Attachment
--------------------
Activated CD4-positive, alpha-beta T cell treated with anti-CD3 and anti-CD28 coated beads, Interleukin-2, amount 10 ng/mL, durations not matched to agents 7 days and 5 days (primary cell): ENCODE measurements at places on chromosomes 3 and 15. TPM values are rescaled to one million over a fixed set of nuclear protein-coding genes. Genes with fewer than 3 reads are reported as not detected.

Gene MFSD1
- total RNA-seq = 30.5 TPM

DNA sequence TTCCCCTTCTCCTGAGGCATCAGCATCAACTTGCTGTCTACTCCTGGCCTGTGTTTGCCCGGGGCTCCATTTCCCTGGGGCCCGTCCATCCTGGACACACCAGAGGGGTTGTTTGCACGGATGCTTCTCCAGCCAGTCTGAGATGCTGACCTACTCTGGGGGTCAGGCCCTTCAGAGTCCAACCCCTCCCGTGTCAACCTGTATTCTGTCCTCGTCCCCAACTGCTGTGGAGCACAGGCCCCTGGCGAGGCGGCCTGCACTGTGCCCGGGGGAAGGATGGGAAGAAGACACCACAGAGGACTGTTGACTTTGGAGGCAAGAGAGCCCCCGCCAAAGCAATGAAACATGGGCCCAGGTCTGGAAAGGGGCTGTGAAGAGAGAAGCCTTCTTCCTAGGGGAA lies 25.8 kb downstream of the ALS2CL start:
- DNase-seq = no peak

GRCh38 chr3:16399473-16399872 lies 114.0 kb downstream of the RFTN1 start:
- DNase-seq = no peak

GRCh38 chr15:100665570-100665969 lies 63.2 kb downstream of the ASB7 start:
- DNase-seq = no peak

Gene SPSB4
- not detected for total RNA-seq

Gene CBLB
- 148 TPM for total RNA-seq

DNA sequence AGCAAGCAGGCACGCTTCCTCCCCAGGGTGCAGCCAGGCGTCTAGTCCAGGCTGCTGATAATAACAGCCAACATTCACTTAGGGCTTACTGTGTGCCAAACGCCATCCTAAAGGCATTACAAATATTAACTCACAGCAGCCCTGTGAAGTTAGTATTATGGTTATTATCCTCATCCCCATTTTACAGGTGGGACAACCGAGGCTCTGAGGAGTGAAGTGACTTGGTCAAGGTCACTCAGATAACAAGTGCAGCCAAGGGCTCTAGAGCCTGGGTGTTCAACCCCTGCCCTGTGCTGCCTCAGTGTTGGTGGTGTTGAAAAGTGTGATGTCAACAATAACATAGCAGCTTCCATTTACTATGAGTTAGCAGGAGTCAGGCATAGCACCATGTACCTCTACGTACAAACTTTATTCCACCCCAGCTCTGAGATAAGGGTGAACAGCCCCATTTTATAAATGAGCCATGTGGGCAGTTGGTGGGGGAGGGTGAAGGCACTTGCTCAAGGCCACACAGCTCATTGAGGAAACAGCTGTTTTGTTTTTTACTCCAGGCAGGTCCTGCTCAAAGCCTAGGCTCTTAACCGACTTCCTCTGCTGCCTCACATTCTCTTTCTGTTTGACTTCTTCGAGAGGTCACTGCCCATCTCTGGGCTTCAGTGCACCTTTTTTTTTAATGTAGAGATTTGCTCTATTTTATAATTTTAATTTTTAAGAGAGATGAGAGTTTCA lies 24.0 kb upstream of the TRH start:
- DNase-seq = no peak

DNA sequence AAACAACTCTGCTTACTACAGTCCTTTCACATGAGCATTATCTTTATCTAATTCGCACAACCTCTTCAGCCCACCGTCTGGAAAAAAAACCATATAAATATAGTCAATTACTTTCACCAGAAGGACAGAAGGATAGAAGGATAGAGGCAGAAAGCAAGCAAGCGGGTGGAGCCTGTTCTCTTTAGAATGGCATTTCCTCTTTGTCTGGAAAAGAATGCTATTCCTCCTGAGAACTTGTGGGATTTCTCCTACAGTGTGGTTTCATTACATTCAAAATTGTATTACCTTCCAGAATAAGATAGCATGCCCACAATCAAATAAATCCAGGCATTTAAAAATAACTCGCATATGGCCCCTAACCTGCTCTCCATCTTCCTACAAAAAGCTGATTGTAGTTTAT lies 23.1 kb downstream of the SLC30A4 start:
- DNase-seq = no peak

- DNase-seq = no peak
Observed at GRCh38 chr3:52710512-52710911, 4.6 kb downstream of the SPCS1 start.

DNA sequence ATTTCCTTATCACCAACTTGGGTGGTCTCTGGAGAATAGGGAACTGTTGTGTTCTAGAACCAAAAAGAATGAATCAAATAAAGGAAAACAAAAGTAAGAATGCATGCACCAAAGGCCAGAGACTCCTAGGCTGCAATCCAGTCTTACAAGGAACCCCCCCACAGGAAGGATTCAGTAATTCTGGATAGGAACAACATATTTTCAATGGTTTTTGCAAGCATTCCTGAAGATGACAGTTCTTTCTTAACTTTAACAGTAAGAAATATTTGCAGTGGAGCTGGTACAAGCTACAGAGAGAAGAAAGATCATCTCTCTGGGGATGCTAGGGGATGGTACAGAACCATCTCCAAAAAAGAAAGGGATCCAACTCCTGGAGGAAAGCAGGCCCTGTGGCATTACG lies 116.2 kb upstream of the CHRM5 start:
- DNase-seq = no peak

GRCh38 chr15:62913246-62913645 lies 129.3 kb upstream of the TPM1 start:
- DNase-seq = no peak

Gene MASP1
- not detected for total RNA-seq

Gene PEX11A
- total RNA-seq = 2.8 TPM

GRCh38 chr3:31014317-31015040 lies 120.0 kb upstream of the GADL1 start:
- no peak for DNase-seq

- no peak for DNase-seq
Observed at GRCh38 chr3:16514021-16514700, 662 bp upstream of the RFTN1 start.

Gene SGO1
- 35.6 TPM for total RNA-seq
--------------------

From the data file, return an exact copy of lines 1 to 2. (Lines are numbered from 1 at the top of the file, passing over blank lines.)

Activated CD4-positive, alpha-beta T cell treated with anti-CD3 and anti-CD28 coated beads, Interleukin-2, amount 10 ng/mL, durations not matched to agents 7 days and 5 days (primary cell): ENCODE measurements at places on chromosomes 3 and 15. TPM values are rescaled to one million over a fixed set of nuclear protein-coding genes. Genes with fewer than 3 reads are reported as not detected.

Gene MFSD1